Project Reporting for Cavemen

This is the best way to think of the psychology of how we like to absorb information as humans…well, sort of.  Our species has been communicating with drawings for 32,000 years (at least), while reading and writing words are much more recently acquired skills (and still not universal).  Why is this important?

fred-flintstone-will-be-replaced-on-the-fruity-pebbles-box-by-a-wrestlerOne might argue that with the information age, we’re actually taking a turn back toward our ancestral, purely visual selves.  After all, what draws your eye in your social feed or in a business meeting?  Is it text or images?  Right.  The more visual the information is, the more quickly we can absorb it and move onto the next thing.  We’re moving away from focused study to retrieve information and more toward the laziness (or genius?) of receiving information in blips.

For people who plan things, this basic realization is critical to ensuring that all of the people you need to communicate to are receiving the information they need in a manner that they can most easily absorb.  Research suggests that since the year 2000, the average adult attention span has been reduced to 8 seconds.  If we consider this amazingly short period of focus, then the importance of strong visual communications becomes obvious.

Here is a very simple example to strengthen the point:

square

 

My goal was to communicate “square.”  What does that best?

Data Visualization is a relatively new term coined to capture the ability to represent data visually, in an effort to provide information to readers in the most clear and efficient manner possible.  Think the modern equivalent of the pictograph, a.k.a. the caveman drawing.

New software tools are being released on a regular basis that focus on data visualization. And application providers that previously paid lip-service to their visualization and reporting modules are now dedicating more resources to this area, due to its natural and increasing growth inimportance for company leadership.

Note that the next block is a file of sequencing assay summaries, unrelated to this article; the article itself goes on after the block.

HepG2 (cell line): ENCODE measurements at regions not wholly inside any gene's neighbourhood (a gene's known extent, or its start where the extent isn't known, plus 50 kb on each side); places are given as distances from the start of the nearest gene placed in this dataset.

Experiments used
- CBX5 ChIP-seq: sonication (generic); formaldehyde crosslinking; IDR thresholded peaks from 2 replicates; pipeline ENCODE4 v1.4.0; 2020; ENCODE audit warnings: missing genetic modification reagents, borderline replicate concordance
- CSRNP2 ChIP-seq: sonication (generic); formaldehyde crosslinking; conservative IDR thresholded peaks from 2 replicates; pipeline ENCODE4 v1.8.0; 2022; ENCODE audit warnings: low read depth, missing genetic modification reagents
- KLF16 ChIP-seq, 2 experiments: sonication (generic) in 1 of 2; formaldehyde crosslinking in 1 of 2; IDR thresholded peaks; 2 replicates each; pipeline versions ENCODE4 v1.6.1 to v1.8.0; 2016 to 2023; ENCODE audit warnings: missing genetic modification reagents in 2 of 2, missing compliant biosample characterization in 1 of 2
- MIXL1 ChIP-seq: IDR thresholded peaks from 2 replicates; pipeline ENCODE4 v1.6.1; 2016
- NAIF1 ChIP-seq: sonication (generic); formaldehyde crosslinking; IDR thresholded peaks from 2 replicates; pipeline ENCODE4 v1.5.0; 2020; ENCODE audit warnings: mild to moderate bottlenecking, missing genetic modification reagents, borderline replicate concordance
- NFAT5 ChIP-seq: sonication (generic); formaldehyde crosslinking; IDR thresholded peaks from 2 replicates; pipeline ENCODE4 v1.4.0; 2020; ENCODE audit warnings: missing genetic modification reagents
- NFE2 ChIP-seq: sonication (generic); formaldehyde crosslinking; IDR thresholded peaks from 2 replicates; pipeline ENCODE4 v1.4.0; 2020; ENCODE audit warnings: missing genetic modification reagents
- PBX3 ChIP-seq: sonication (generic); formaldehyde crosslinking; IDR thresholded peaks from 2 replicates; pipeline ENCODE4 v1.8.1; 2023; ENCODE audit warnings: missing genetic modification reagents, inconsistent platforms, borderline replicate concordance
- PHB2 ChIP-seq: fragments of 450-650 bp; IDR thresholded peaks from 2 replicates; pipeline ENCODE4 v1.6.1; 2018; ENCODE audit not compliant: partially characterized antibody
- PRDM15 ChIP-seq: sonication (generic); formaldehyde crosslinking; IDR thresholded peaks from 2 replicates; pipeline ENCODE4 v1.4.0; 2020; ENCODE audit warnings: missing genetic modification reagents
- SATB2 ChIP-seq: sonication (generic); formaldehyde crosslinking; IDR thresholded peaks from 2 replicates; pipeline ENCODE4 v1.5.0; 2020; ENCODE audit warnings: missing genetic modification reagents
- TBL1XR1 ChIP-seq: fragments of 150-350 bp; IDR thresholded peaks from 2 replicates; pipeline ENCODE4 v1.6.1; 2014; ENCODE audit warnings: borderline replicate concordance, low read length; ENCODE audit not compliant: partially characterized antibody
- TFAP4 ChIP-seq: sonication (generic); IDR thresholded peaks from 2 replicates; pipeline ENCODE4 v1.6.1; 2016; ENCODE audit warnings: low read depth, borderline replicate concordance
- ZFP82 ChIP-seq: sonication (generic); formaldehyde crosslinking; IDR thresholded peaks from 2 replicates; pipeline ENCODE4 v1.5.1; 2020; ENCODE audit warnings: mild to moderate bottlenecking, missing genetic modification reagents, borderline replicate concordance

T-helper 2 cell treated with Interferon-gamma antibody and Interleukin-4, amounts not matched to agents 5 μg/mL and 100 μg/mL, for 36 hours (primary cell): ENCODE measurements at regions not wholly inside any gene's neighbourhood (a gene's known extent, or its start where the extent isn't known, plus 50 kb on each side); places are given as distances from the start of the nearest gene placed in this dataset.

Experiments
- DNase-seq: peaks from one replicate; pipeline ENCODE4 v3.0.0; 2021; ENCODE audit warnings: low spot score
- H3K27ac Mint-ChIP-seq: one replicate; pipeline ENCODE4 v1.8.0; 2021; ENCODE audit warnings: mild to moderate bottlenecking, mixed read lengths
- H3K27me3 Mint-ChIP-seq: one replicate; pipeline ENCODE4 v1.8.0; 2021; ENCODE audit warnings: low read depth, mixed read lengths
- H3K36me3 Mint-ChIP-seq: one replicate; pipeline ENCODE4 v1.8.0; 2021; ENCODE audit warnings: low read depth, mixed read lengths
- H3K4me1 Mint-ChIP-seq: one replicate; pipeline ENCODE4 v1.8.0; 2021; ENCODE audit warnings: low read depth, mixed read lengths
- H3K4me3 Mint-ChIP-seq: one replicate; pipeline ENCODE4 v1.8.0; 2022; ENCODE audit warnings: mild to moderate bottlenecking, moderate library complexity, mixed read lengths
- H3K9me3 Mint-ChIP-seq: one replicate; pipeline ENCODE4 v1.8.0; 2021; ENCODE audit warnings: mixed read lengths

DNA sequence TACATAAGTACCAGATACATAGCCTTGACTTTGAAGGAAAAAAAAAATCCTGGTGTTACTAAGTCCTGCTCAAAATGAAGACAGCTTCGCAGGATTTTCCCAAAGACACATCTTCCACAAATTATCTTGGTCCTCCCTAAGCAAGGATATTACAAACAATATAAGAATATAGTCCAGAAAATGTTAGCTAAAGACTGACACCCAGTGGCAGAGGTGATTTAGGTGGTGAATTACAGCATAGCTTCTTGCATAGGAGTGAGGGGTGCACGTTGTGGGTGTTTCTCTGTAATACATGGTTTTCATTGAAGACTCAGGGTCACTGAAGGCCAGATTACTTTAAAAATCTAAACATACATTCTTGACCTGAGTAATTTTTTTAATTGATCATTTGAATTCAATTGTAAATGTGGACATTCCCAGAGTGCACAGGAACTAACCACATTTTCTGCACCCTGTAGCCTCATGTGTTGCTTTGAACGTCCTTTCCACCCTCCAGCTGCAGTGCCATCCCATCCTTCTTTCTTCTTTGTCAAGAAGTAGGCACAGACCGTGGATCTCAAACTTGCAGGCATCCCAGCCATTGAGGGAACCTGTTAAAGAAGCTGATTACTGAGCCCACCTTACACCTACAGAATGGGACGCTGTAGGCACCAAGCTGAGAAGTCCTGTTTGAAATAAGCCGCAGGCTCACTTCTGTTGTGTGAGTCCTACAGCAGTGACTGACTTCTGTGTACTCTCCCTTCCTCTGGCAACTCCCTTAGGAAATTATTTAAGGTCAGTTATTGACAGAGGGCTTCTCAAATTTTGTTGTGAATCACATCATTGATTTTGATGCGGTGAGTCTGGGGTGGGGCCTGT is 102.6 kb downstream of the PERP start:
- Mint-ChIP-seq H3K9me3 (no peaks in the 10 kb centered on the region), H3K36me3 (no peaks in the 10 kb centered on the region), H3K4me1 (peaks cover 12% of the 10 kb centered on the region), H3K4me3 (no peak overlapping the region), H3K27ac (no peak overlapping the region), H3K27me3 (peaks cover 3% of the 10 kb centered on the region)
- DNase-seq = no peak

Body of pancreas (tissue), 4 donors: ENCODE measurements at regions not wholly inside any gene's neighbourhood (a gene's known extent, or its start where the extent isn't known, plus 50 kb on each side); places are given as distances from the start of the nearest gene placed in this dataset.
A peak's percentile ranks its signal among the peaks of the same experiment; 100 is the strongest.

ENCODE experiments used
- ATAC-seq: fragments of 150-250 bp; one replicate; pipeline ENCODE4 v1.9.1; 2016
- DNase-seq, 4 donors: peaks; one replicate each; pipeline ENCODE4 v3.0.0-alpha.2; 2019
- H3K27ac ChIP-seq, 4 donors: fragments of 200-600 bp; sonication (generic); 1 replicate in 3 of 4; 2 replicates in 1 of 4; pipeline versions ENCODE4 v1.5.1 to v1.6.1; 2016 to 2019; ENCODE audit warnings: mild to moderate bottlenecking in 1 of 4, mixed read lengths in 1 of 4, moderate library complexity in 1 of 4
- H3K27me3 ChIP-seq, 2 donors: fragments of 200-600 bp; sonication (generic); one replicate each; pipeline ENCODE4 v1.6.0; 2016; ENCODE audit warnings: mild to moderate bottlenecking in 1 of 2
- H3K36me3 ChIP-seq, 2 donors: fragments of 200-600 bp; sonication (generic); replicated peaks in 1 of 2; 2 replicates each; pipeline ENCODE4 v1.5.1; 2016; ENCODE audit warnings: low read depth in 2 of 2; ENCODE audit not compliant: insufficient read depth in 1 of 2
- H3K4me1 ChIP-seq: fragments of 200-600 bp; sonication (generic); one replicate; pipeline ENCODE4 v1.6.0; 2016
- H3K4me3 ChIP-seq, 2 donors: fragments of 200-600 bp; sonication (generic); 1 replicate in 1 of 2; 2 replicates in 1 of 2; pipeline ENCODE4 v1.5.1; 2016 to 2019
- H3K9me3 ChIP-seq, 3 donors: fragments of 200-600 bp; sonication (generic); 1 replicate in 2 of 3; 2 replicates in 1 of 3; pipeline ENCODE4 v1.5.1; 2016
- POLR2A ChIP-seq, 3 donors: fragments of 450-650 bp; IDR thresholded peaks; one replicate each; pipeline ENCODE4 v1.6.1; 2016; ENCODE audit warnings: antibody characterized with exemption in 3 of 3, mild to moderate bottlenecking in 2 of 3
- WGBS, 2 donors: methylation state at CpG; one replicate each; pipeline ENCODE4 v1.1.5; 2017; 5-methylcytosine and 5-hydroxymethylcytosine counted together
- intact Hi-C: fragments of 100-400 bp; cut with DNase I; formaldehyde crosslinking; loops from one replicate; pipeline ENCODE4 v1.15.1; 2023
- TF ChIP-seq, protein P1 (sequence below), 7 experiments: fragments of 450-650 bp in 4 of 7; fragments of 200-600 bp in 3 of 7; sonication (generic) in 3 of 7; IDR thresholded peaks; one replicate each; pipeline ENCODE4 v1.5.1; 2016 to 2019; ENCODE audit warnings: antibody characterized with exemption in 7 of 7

side by side

Data visualization allows you to avoid putting a bunch of text in front of someone when you are presenting information.  The text becomes more of a back-pocket reference, descriptor, or an appendix item — and the visuals, which have been produced with the data using software, are in the forefront and drive the conversation or presentation.

If you’re not aware of the growing importance of data visualization, you should be.  Many industries have relied upon it for years (Oil and Gas, Pharmaceuticals, Aerospace, and many more).  It’s the cutting edge of how we will work with data in the not-too-distant future.  Not just for reporting, but for analytical and practical purposes as well. Ever looked at your personal spending broken down for you on an application like Mint?  Data Viz.

The next time you’re responsible for communicating anything to anyone in your business, or maybe even at home, it may be worth a quick Internet search to find out if someone can help you do it better with an existing solution.

8 seconds?  No problem.

 

This entry was posted in Best Practices, Gantt Art, Pharmaceuticals, Project Reporting, Project Visualization by Jay. Bookmark the permalink.

About Jay

Devoted father of two, lover of mountains, entrepreneurism, and beer. Jay carries with him fourteen years of project management experience within the cable, telecom, construction, software development, and energy industries. The spectrum of projects and programs that Jay has managed throughout his career is broad and deep, enabling him to help clients implement Chronicle Graphics software in a multitude of applications. His employment history includes positions at Narvaes Construction, Leslie Brothers Construction, CSG Systems, Echostar Satellite Services, Comcast, and Level 3 Communications.

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